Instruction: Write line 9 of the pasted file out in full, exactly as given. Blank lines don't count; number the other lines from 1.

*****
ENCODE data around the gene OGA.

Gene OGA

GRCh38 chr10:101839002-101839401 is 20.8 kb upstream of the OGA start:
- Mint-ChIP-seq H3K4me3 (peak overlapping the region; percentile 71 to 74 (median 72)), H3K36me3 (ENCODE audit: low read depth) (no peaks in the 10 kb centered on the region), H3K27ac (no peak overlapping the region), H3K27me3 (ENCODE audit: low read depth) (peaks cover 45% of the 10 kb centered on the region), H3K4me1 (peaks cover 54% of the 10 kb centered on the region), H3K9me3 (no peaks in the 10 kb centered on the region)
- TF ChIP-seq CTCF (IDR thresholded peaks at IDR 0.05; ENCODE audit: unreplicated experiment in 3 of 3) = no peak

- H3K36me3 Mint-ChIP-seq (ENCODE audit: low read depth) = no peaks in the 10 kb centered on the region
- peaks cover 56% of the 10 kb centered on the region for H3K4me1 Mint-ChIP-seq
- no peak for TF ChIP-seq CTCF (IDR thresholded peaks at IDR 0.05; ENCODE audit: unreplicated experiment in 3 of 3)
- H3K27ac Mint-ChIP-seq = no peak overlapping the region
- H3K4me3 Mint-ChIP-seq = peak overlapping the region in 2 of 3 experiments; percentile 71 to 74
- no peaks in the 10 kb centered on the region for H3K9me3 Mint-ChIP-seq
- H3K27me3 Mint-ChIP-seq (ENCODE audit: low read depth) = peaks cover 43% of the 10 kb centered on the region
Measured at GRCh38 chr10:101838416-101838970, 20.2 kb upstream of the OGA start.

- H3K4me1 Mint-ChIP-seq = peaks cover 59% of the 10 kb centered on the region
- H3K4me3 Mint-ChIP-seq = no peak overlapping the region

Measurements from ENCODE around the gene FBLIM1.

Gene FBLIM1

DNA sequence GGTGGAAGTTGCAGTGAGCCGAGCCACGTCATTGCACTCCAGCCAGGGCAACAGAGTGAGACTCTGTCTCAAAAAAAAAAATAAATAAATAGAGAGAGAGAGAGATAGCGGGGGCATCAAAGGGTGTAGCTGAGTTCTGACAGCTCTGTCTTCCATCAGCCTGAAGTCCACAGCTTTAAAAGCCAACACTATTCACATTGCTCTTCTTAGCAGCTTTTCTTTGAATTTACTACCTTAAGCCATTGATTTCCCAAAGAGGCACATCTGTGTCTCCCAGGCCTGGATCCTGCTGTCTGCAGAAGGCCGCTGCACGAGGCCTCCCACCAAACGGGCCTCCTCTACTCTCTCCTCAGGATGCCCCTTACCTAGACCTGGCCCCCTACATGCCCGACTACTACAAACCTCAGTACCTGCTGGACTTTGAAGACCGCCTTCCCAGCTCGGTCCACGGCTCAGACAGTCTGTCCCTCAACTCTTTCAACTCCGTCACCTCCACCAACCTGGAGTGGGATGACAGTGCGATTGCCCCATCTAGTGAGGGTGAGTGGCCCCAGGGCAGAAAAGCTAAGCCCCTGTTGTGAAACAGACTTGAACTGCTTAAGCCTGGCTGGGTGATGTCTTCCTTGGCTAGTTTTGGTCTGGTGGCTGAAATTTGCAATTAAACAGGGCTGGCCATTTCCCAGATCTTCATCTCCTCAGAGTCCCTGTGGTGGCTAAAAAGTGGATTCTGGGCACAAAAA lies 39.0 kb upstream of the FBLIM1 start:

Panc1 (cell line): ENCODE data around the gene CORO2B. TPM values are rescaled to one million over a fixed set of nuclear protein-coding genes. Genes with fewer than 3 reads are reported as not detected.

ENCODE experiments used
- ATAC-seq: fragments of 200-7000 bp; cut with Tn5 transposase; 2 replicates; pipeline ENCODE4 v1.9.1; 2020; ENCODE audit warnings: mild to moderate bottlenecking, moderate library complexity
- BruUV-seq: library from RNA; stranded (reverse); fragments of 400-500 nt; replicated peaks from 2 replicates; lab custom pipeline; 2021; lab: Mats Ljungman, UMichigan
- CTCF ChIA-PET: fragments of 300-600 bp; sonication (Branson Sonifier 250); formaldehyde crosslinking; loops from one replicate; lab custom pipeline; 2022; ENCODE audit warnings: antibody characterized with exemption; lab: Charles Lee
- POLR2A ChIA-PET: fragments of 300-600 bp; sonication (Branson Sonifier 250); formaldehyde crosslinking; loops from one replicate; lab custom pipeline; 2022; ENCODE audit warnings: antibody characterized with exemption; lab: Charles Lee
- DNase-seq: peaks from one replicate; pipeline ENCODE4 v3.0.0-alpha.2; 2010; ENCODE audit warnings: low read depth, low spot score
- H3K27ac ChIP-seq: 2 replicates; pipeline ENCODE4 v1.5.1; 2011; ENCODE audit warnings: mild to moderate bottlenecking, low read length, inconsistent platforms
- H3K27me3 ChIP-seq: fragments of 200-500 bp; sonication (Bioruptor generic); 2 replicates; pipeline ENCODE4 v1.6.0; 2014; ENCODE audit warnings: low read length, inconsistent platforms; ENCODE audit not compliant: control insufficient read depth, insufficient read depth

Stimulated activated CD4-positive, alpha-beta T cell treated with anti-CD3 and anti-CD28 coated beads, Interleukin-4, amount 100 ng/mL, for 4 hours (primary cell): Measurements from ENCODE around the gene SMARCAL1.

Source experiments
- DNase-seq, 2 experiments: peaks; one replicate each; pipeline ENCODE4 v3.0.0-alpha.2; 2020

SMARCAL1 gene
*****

- H3K27ac Mint-ChIP-seq = no peak overlapping the region